Nevertheless, MongoDB does not perform JOIN operations nor has an equivalent. With MySQL, JOIN operations (inner, outer, left, right, and cross) are applied to retrieve data from two or more database tables. Simply put, these operations allow relational data to relate by using a single SQL statement.

MongoDB vs MySQL: when to use?

It is difficult to say which data set is better when everything relies upon the setting they are being investigated. Both MySQL and MongoDB are amazing data set administration frameworks that work uniquely in contrast to each other. Accordingly, regardless of whether one of the information bases is the most appropriate choice for a particular business or task, it may not be the best answer for an alternate reason. Furthermore, a few organizations even depend on the two frameworks to handle unmistakable assignments.

One of the very few things MongoDB and MySQL have in common is that they are open source and easy to access. Moreover, both systems provide commercial versions with additional features. Apart from these similarities, at the core of their performance is their relational and non-relational nature.

As a report data set, MongoDB is the most appropriate answer for high-volume conditions, considering it doesn't restrict the sum and sorts of information one wishes to store. It is especially valuable for cloud-based administrations since MongoDB's level adaptability adjusts impeccably with the cloud's nimbleness. Also, it lessens responsibility, facilitates scaling inside a business or project, and provides high availability and fast data recoveries.

Despite the many advantages this system might have, MySQL surpasses MongoDB in reliability and data consistency. And if security is also a priority, then MySQL is widely recognized as one of the most secure DBMS.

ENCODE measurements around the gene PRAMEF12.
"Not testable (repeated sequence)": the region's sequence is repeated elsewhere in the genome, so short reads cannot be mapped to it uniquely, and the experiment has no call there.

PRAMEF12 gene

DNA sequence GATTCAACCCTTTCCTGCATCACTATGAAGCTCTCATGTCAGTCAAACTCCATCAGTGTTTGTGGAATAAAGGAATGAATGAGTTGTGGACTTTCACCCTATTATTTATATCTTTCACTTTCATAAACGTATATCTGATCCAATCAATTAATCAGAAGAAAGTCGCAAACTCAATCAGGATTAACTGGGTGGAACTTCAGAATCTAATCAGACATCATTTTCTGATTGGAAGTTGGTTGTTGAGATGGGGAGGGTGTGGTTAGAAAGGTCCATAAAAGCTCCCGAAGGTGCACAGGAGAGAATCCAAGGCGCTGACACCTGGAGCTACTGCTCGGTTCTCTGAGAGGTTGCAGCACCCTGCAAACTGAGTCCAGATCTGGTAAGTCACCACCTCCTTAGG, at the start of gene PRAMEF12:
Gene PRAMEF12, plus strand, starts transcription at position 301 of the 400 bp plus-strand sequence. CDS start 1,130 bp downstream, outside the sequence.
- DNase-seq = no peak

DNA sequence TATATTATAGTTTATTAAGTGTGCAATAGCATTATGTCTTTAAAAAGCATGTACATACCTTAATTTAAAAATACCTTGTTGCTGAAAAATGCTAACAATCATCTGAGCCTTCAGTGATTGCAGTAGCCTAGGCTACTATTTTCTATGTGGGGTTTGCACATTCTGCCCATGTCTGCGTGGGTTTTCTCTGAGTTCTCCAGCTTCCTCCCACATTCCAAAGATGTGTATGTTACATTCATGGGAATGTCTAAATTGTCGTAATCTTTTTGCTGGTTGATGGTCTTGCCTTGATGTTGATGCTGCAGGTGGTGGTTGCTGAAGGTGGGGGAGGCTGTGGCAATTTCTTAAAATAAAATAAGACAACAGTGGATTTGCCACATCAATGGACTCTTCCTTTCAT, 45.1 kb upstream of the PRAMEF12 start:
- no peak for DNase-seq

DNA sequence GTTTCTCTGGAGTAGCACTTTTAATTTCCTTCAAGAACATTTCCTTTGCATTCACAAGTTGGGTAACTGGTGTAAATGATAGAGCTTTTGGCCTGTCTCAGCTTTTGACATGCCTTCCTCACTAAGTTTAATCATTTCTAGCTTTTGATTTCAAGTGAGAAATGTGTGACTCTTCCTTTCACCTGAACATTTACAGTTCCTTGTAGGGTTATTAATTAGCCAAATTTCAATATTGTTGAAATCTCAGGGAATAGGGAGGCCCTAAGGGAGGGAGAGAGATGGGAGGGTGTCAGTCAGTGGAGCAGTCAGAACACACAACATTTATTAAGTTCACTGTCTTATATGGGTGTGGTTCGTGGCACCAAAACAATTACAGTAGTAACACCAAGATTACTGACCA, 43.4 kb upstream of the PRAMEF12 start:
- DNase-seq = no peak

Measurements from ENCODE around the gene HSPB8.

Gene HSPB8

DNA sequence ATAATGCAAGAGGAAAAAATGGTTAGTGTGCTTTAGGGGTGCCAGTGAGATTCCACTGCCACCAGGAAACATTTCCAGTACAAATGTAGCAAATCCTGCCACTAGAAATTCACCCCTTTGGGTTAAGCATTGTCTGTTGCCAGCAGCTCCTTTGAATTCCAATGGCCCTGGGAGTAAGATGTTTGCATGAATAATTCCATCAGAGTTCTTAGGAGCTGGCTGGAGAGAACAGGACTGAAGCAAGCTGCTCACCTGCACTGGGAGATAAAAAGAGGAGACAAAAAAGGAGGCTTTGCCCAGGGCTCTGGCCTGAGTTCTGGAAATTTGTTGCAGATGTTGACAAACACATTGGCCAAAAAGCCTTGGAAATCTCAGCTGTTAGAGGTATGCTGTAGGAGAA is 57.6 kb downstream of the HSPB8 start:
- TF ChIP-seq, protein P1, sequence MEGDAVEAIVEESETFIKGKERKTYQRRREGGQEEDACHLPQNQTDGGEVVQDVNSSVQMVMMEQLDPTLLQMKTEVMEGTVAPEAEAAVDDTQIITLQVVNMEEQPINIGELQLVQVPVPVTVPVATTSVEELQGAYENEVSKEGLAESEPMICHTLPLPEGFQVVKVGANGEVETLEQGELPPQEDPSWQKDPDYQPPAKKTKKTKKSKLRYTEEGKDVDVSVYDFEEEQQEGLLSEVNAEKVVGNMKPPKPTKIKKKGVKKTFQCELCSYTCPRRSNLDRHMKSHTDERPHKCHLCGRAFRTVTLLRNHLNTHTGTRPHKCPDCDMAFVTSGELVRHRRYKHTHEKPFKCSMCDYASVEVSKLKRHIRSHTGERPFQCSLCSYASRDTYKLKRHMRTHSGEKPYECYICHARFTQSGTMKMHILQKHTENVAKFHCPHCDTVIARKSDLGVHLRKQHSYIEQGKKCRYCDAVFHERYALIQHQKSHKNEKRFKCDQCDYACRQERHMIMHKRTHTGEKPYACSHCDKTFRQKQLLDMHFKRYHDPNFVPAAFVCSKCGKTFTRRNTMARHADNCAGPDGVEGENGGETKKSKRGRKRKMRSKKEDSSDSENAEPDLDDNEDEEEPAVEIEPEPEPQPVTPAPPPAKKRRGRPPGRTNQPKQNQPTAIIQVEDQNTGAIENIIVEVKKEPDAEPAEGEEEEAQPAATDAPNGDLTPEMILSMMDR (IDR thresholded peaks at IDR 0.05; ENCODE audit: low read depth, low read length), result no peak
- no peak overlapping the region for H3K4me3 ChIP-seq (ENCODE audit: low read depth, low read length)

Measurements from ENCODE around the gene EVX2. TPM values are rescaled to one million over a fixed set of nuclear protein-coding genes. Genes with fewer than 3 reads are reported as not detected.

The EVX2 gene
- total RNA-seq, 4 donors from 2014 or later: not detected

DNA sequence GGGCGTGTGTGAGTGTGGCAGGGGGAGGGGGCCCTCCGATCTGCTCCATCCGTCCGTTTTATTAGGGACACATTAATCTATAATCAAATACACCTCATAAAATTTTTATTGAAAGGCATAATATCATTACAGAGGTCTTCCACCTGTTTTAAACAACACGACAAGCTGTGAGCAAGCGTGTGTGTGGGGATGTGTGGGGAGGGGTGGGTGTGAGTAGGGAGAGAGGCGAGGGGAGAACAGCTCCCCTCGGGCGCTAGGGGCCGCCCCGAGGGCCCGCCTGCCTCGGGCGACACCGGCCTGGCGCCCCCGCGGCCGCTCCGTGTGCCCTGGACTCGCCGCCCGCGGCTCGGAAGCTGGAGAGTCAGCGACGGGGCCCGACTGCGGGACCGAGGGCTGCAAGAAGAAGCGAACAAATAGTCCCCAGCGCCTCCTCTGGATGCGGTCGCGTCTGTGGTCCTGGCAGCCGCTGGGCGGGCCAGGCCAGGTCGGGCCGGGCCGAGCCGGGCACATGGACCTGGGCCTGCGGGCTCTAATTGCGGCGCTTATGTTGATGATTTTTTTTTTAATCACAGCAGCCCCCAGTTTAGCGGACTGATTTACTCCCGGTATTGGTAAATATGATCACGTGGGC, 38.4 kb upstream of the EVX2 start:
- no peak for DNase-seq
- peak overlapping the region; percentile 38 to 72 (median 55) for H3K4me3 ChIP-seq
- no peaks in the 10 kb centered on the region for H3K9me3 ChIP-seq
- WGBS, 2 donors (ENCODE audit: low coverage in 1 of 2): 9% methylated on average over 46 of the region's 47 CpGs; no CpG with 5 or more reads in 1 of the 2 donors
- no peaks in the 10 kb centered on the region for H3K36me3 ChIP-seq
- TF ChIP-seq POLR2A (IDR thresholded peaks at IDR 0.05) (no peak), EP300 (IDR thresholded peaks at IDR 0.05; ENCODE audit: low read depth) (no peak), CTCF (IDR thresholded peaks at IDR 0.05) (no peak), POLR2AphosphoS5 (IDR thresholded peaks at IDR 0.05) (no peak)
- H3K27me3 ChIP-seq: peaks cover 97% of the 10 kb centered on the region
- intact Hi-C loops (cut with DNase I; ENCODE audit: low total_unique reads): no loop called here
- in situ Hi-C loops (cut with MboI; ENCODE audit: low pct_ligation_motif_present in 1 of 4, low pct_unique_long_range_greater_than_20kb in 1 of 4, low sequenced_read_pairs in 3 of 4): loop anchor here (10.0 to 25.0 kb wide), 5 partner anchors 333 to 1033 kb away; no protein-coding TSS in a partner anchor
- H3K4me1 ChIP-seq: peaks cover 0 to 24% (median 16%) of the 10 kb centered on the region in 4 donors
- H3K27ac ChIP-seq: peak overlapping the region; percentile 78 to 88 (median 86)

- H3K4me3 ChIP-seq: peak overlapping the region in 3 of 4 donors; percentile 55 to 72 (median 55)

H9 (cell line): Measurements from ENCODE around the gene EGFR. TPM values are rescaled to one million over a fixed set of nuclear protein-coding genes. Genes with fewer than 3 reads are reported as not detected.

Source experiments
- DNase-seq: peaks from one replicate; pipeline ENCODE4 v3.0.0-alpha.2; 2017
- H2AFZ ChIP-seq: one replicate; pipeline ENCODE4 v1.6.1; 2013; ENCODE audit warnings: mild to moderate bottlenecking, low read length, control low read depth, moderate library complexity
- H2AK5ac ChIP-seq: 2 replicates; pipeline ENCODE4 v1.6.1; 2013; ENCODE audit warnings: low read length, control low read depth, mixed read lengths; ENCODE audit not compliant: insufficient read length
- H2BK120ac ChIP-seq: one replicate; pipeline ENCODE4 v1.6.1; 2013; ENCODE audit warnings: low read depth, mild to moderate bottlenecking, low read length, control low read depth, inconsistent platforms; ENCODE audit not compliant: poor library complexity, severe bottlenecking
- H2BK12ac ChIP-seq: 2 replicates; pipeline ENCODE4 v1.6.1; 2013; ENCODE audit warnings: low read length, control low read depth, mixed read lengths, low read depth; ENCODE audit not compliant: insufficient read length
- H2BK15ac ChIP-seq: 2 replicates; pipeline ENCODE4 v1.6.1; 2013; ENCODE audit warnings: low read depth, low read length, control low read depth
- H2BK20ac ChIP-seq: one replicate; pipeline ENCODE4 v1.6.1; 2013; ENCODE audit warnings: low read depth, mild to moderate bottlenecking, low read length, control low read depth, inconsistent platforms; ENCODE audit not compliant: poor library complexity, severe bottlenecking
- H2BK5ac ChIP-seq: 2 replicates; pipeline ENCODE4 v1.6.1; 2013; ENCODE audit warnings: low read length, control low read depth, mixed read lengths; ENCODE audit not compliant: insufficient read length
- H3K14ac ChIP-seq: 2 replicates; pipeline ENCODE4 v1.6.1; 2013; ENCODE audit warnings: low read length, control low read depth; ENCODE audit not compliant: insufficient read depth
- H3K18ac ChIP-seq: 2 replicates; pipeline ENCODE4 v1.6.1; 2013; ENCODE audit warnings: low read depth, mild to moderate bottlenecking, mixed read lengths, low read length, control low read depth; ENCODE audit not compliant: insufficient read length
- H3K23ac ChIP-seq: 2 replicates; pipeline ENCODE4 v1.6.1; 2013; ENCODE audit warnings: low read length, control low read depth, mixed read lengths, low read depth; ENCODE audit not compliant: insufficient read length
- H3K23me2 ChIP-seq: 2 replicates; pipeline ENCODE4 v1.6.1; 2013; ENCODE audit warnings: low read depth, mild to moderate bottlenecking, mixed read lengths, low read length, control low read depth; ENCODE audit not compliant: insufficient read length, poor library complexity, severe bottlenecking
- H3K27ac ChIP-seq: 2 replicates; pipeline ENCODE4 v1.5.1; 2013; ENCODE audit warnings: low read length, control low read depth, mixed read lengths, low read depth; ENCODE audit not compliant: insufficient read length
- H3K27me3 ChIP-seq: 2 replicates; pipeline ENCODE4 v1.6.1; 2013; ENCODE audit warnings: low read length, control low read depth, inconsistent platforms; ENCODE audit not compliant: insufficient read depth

Relational databases are the most appropriate option when the type of application demands multi-row transactions (for instance, in accounting and banking systems). In addition to providing safety, MySQL also enables a high transaction rate. In fact, MongoDB focuses on allowing a high insert rate, whereas MySQL supports ACID transactions and concentrates on delivering transaction safety.

Overall, MySQL is highly recommended for businesses, institutions, or projects with a fixed data schema and does not intend to scale much in data diversity, thus requiring easy and low maintenance while ensuring data integrity and reliability.

On the other hand, MongoDB is the most suitable choice for growing businesses or projects with an unstable data schema. This system's non-relational data nature allows documents to be freely used and stored without a structure, making it easy to update and retrieve. MongoDB is often used in projects that require content management, handle IoT (Internet-of-Things), perform real-time analytics, and so on.

Conclusion

MySQL is an open-source relational database, implying that its information is coordinated into tables permitting you to relate a piece of information with different pieces of it. MongoDB is additionally open-source however functions as a report data set. Consequently, it doesn't relate records, and its information composition is unfixed, taking into consideration a more powerful and adaptable data set with a higher ability to embed data.

Before deciding upon the best database system, the specific business or project's priorities should be clear and well-established.

Since MongoDB handles a lot of information better than MySQL, it is the fittest choice for cloud-based administrations, for applications inclined to develop and change, and for conditions described by high information volume.

With MySQL, its fixed and structured data schema provides greater consistency and reliability than most databases. Another great benefit of using MySQL is its superior data security due to ACID-compliant transactions, being the most suitable choice for applications that value this feature.

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Debarghya Das
Junior Front-End Developer